Nanoindentation strain-rate jump tests for determining the local strain-rate sensitivity in nanocrystalline Ni and ultra

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in­rate jump tests for determining the local strain­ rate sensitivity in nanocrystalline Ni and ultrafine­grained Al Verena Maier, Karsten Durst, Johannes Mueller, Björn Backes, Heinz Werner Höppel and Mathias Göken Journal of Materials Research / Volume 26 / Issue 11 / 2011, pp 1421 ­ 1430 DOI: 10.1557/jmr.2011.156

Link to this article: How to cite this article: Verena Maier, Karsten Durst, Johannes Mueller, Björn Backes, Heinz Werner Höppel and Mathias Göken (2011).  Nanoindentation strain­rate jump tests for determining the local strain­rate sensitivity in nanocrystalline Ni and ultrafine­ grained Al. Journal of Materials Research,26, pp 1421­1430 doi:10.1557/jmr.2011.156 Request Permissions : Click here

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Nanoindentation strain-rate jump tests for determining the local strain-rate sensitivity in nanocrystalline Ni and ultrafine-grained Al Verena Maier, Karsten Durst,a) Johannes Mueller, Björn Backes, Heinz Werner Höppel, and Mathias Göken Department of Materials Science and Engineering, Institute 1: General Materials Properties, University Erlangen-Nuremberg, 91058 Erlangen, Germany (Received 10 February 2011; accepted 13 April 2011)

A nanoindentation strain-rate jump technique has been developed for determining the local strainrate sensitivity (SRS) of nanocrystalline and ultrafine-grained (UFG) materials. The results of the new method are compared to conventional constant strain-rate nanoindentation experiments, macroscopic compression tests, and finite element modeling (FEM) simulations. The FEM simulations showed that nanoindentation tests should yield a similar SRS as uniaxial testing and generally a good agreement is found between nanoindentation strain-rate jump experiments and compression tests. However, a higher SRS is found in constant indentation strain-rate tests, which could be caused by the long indentation times required for tests at low indentation strain rates. The nanoindentation strain-rate jump technique thus offers the possibility to use single indentations for determining the SRS at low strain rates with strongly reduced testing times. For UFG-Al, extremely fine-grained regions around a bond layer exhibit a substantial higher SRS than bulk material.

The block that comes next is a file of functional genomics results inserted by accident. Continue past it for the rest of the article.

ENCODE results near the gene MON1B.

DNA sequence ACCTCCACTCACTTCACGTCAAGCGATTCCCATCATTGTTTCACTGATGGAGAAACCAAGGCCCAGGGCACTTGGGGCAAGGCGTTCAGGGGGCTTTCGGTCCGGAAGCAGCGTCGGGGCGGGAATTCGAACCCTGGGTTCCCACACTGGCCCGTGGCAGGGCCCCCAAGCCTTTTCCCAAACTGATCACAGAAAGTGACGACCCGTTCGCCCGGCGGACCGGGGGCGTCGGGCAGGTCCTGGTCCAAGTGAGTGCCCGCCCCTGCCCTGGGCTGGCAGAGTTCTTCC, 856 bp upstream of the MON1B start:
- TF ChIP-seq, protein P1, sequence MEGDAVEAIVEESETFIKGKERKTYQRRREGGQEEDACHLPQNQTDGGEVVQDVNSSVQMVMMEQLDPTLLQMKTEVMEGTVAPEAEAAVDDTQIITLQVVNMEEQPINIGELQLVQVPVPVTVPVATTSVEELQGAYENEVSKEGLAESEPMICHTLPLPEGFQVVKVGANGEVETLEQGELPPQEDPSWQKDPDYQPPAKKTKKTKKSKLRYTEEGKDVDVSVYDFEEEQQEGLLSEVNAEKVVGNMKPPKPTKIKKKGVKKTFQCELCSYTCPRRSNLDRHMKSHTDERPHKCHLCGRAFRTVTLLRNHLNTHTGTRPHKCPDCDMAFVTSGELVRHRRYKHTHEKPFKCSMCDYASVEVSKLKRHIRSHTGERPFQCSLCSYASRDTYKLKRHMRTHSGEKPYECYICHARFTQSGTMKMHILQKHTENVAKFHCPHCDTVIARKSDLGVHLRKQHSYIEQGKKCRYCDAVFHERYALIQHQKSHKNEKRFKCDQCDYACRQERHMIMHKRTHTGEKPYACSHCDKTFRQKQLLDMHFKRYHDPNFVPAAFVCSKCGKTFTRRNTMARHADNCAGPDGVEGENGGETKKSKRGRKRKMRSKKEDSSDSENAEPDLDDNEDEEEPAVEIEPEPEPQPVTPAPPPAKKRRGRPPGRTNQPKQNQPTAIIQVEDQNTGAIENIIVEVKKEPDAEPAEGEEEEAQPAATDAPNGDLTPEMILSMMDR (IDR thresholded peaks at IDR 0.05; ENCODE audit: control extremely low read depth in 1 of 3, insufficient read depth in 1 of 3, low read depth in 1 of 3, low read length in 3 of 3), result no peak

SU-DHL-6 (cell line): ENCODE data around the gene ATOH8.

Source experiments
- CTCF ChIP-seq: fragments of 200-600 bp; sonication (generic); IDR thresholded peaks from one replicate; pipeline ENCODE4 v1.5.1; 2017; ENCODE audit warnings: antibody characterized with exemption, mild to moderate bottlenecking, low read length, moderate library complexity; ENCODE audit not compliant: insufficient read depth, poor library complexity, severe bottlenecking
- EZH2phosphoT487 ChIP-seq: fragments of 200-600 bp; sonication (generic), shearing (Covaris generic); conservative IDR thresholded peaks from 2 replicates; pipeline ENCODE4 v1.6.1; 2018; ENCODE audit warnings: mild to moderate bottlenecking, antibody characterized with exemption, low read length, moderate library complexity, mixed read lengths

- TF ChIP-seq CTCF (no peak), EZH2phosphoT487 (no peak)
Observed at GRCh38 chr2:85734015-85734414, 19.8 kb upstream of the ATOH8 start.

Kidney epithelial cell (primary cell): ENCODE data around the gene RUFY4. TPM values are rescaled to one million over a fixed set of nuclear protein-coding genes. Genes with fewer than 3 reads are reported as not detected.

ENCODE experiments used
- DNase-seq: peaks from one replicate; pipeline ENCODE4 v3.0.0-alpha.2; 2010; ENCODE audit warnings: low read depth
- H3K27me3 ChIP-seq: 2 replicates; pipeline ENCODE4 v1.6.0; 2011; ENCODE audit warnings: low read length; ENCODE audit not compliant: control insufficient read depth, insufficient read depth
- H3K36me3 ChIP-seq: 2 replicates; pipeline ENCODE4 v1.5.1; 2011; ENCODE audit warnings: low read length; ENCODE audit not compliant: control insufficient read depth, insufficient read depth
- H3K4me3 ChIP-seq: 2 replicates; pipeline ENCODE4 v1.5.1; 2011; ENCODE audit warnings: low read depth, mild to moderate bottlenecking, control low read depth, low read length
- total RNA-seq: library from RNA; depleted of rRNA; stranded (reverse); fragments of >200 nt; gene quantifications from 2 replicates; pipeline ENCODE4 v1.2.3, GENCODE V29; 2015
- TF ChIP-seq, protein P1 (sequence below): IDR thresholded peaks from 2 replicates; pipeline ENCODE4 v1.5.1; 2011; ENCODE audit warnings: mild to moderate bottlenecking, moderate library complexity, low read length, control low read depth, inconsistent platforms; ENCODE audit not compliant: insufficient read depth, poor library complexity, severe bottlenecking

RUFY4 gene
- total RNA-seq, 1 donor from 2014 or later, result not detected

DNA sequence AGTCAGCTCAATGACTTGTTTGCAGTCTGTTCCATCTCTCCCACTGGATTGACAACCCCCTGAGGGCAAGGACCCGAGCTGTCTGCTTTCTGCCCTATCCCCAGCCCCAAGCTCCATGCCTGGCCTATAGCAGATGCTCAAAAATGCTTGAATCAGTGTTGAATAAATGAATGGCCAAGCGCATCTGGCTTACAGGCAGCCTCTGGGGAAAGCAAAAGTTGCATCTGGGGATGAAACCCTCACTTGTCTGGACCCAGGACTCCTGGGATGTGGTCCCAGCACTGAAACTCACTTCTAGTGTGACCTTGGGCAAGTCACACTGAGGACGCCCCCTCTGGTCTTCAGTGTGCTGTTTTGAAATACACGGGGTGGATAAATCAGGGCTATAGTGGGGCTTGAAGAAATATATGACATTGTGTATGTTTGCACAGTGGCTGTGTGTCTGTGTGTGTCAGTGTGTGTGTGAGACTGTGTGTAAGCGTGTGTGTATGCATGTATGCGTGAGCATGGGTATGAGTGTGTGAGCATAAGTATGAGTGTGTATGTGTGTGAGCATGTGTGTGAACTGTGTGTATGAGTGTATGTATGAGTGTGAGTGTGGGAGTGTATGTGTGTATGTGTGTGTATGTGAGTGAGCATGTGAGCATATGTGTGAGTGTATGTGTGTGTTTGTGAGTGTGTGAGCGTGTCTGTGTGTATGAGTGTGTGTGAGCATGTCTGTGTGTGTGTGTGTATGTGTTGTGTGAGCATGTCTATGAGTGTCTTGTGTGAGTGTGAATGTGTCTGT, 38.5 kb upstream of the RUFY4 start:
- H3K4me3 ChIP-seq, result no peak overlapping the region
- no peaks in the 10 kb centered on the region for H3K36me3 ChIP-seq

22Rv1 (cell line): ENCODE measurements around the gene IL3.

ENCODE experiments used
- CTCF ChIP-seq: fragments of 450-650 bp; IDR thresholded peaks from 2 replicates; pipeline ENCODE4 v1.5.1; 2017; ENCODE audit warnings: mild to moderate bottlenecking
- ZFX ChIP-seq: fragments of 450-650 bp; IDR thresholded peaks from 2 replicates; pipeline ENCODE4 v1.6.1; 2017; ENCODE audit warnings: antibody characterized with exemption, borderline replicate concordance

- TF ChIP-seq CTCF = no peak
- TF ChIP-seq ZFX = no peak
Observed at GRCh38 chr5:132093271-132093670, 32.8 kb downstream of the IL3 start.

Over the last decades, ultrafine-grained (UFG) and nanocrystalline (NC) materials with grain sizes below 1 lm and 100 nm, respectively, have gained significant attention. These materials exhibit superior strength at room temperature and in some cases enhanced ductility for UFG material. This exceptional behavior is strongly related to their enhanced strain-rate sensitivity (SRS), compared to coarse-grained (CG) and single crystalline (SX) materials.1–4 With conventional uniaxial macroscopic testing like compression4–6 and tensile testing,7–9 the deformation resistance is studied on a macroscopic scale, averaging over many microstructural length scales and features. However, nanoindentat